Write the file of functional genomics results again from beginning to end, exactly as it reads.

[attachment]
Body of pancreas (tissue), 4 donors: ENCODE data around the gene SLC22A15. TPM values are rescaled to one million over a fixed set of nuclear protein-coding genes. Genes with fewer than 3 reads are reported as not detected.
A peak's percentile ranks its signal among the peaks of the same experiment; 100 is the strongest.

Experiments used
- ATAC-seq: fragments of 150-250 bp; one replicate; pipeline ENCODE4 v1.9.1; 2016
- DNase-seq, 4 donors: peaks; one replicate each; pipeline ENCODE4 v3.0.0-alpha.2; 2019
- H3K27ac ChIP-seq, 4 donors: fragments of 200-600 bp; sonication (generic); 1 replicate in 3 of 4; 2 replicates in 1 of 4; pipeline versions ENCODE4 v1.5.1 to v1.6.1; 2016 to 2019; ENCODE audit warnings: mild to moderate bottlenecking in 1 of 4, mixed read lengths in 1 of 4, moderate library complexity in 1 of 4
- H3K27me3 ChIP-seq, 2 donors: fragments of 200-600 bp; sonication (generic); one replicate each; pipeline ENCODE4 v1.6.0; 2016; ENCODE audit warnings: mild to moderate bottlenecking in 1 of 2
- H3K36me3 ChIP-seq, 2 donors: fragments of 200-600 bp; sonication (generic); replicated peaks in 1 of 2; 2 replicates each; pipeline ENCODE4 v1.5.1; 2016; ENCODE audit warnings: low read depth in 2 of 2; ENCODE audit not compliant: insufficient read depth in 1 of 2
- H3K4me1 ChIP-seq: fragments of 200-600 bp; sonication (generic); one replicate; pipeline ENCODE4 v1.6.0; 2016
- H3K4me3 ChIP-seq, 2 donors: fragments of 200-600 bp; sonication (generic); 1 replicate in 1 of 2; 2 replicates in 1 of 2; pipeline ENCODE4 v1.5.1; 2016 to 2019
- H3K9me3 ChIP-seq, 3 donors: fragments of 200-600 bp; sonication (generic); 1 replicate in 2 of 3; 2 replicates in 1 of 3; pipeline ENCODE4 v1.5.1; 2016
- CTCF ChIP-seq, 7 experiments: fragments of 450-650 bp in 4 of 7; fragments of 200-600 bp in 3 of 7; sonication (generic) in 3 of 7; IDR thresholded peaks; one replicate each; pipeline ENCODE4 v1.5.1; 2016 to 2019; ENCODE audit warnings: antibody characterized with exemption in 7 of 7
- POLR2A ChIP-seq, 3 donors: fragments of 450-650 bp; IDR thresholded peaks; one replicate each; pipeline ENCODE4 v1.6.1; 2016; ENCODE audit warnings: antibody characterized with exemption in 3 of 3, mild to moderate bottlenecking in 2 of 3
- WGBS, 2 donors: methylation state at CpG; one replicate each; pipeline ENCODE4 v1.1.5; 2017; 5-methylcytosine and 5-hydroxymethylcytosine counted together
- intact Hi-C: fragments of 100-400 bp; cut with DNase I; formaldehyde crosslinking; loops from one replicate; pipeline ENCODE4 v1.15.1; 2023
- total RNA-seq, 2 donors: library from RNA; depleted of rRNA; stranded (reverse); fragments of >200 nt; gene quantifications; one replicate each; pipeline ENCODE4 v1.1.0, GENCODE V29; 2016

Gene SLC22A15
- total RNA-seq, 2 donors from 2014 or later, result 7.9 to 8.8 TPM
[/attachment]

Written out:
Body of pancreas (tissue), 4 donors: ENCODE data around the gene SLC22A15. TPM values are rescaled to one million over a fixed set of nuclear protein-coding genes. Genes with fewer than 3 reads are reported as not detected.
A peak's percentile ranks its signal among the peaks of the same experiment; 100 is the strongest.

Experiments used
- ATAC-seq: fragments of 150-250 bp; one replicate; pipeline ENCODE4 v1.9.1; 2016
- DNase-seq, 4 donors: peaks; one replicate each; pipeline ENCODE4 v3.0.0-alpha.2; 2019
- H3K27ac ChIP-seq, 4 donors: fragments of 200-600 bp; sonication (generic); 1 replicate in 3 of 4; 2 replicates in 1 of 4; pipeline versions ENCODE4 v1.5.1 to v1.6.1; 2016 to 2019; ENCODE audit warnings: mild to moderate bottlenecking in 1 of 4, mixed read lengths in 1 of 4, moderate library complexity in 1 of 4
- H3K27me3 ChIP-seq, 2 donors: fragments of 200-600 bp; sonication (generic); one replicate each; pipeline ENCODE4 v1.6.0; 2016; ENCODE audit warnings: mild to moderate bottlenecking in 1 of 2
- H3K36me3 ChIP-seq, 2 donors: fragments of 200-600 bp; sonication (generic); replicated peaks in 1 of 2; 2 replicates each; pipeline ENCODE4 v1.5.1; 2016; ENCODE audit warnings: low read depth in 2 of 2; ENCODE audit not compliant: insufficient read depth in 1 of 2
- H3K4me1 ChIP-seq: fragments of 200-600 bp; sonication (generic); one replicate; pipeline ENCODE4 v1.6.0; 2016
- H3K4me3 ChIP-seq, 2 donors: fragments of 200-600 bp; sonication (generic); 1 replicate in 1 of 2; 2 replicates in 1 of 2; pipeline ENCODE4 v1.5.1; 2016 to 2019
- H3K9me3 ChIP-seq, 3 donors: fragments of 200-600 bp; sonication (generic); 1 replicate in 2 of 3; 2 replicates in 1 of 3; pipeline ENCODE4 v1.5.1; 2016
- CTCF ChIP-seq, 7 experiments: fragments of 450-650 bp in 4 of 7; fragments of 200-600 bp in 3 of 7; sonication (generic) in 3 of 7; IDR thresholded peaks; one replicate each; pipeline ENCODE4 v1.5.1; 2016 to 2019; ENCODE audit warnings: antibody characterized with exemption in 7 of 7
- POLR2A ChIP-seq, 3 donors: fragments of 450-650 bp; IDR thresholded peaks; one replicate each; pipeline ENCODE4 v1.6.1; 2016; ENCODE audit warnings: antibody characterized with exemption in 3 of 3, mild to moderate bottlenecking in 2 of 3
- WGBS, 2 donors: methylation state at CpG; one replicate each; pipeline ENCODE4 v1.1.5; 2017; 5-methylcytosine and 5-hydroxymethylcytosine counted together
- intact Hi-C: fragments of 100-400 bp; cut with DNase I; formaldehyde crosslinking; loops from one replicate; pipeline ENCODE4 v1.15.1; 2023
- total RNA-seq, 2 donors: library from RNA; depleted of rRNA; stranded (reverse); fragments of >200 nt; gene quantifications; one replicate each; pipeline ENCODE4 v1.1.0, GENCODE V29; 2016

Gene SLC22A15
- total RNA-seq, 2 donors from 2014 or later, result 7.9 to 8.8 TPM